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"People don't realise the stress." MasterChef's Poh on the backlash to her 'chaotic cooking'.

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We know MasterChef favourite Poh Ling Yeow for her high-risk, stress-inducing cooking approach that has brought deep pools of anxious sweat to the loungerooms of Australians over the past two months. 

On Sunday night, that sweat turned to tears, when the fan-favourite was eliminated from the cooking competition. 

Just shy of the top five, Poh strutted out of the famous kitchen with a sigh of relief, she tells Mamamia.

"You are just running on adrenaline for months, so immediately I felt a strange relief. But then right away, I thought 'Oh my God, why did I make those decisions I just made moments ago?'"

Just prior, Poh - the runner-up on the first season of MasterChef - had tried to cook a redemption dish, making the Sardinian potato dumplings she felt she didn't do justice to in a previous challenge. Poh mismanaged her time, forcing her to make unforeseen alterations with just two minutes to go. It was a decision that ended with her elimination. 

Watch Poh's exit interview here. Post continues below. 

Video via Channel Ten.

Throughout the season, viewers have become accustomed to Poh's 'chaotic cooking'. In fact, her always-ambitious strategy has attracted a swarm of criticism online. Speaking with Mamamia, Poh brushes the backlash off, saying viewers simply don't understand the pressure cooker environment of the MasterChef kitchen. 


"A few people were accusing me of being really attention-seeking... Well, number one, I'm on a television show, so of course I want some level of attention or I wouldn't be there. But number two, it wasn't ever about that for me. It was just about seeing how hard I could push myself," the chef explains.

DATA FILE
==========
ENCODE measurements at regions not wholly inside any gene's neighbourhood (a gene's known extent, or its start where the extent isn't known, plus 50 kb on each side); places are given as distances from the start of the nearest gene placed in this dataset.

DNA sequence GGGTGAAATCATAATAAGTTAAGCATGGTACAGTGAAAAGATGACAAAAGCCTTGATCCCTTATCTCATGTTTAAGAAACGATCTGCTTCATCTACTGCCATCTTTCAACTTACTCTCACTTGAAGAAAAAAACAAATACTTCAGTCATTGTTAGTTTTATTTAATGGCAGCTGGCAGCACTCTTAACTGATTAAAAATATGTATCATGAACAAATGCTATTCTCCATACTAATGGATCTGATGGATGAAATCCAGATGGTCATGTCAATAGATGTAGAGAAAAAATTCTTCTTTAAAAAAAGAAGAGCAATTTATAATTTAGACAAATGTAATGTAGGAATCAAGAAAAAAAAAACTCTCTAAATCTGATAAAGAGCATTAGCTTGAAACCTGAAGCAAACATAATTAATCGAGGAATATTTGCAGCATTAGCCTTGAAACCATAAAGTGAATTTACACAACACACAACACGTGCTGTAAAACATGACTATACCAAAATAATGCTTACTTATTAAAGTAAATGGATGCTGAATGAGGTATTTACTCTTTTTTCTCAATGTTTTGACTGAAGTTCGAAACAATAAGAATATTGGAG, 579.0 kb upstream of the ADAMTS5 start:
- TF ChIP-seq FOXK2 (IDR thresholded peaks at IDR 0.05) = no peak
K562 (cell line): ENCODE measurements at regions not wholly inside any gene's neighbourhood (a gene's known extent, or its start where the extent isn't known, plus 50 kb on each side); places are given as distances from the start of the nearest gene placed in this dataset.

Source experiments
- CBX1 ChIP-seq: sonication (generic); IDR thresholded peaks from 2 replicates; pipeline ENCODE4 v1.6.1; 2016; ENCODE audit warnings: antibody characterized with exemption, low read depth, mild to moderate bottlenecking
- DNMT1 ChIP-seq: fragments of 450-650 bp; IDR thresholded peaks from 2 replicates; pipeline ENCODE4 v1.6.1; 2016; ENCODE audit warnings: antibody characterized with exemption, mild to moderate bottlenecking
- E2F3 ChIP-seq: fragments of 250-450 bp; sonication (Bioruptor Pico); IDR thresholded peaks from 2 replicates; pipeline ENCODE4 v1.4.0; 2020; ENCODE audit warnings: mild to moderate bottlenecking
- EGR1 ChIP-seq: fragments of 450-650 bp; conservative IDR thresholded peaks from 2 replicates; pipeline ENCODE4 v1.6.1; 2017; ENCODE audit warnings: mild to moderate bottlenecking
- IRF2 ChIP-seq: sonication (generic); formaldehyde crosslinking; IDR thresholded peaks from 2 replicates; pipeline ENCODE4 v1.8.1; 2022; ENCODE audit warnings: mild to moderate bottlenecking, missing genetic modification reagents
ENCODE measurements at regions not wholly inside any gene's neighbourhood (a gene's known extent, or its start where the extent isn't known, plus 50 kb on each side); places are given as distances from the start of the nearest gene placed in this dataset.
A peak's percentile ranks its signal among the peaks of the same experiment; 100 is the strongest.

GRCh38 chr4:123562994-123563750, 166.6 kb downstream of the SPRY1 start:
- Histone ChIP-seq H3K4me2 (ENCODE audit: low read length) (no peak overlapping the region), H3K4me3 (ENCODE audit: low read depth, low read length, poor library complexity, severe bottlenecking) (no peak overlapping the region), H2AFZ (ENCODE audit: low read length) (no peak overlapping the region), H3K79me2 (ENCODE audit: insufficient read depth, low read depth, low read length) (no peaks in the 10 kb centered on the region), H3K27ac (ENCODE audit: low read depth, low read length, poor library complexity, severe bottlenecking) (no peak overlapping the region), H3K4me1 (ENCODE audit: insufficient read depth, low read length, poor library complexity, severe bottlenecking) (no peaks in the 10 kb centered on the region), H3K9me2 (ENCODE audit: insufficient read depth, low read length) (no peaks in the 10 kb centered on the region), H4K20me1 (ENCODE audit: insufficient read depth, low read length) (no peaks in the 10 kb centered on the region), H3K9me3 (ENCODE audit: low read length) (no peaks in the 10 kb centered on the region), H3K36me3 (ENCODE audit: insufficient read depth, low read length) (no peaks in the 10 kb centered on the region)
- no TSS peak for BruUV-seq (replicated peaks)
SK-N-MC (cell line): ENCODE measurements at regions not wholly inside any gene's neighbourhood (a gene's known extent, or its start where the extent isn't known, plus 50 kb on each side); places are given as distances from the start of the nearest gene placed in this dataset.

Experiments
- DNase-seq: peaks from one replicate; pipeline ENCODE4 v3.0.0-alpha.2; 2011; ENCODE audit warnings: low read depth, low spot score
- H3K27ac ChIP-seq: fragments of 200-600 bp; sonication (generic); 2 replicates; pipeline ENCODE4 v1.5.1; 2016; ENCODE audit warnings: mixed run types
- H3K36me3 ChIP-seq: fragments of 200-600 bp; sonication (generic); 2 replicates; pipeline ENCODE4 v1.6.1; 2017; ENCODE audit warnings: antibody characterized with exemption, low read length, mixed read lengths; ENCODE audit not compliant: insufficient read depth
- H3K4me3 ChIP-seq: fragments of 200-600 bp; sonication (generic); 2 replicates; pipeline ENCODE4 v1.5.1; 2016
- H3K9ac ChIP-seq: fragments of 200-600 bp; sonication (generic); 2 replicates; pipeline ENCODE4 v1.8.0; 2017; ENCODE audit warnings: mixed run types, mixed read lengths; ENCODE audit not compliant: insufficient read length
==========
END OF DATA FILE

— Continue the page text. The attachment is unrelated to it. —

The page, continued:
"I would like to say to them, next time they're on Masterchef: Back To Win, I'd like to see them be really organised and cook a splendid, winning dish," she adds. 

"People don't realise the stress we're under. Also, I just work like that better, that's just how I work.

"I'm not like that in my commercial kitchen. It's just how I am when I'm in a creative flow state. I was trying to get so much done, like I was always trying to cook more than one dish, because I'm a cultural cook. I wanted to tell a story, and often I felt like it required more than one dish to tell that story."

"People don't realise the stress we're under." Image: Channel 10. 

Poh's Malaysian and Chinese background brought inspiration for many of her dishes, which was celebrated by the judges and viewers alike.


"Growing up I didn't really have many Asian role models in the media," the 47-year-old reflects. "And I think that's a very important thing. But I also think there is a conversation to be had about also showing kids of diverse backgrounds that they can walk to the beat of their own drum. 

"I think so much of the time as a migrant kid, you want to just blend in. But the message I want to tell them is that it's okay to stick out, because in time you realise that that's what makes you awesome."

For Poh, having Melissa Leong - the first female and Asian-Australian judge on the show - understand the cultural significance of her food was remarkable.

"For her just to give it that extra context was really useful for me. It made me think of things that I hadn't thought about... it was really amazing to see that impact on her. It really confirmed to me just the power of food to evoke memories and emotion and a sense of belonging.

"We just had that commonality with the way we were raised and how we felt growing up in Australia... I really loved getting to know her better and having her appreciate what I was doing."


Leong tweeted her great respect for Poh following the cook's elimination. 

All in all, Poh leaves with no regrets. 

"It's everything that I wanted it to be. Such a special little playground for all of us."

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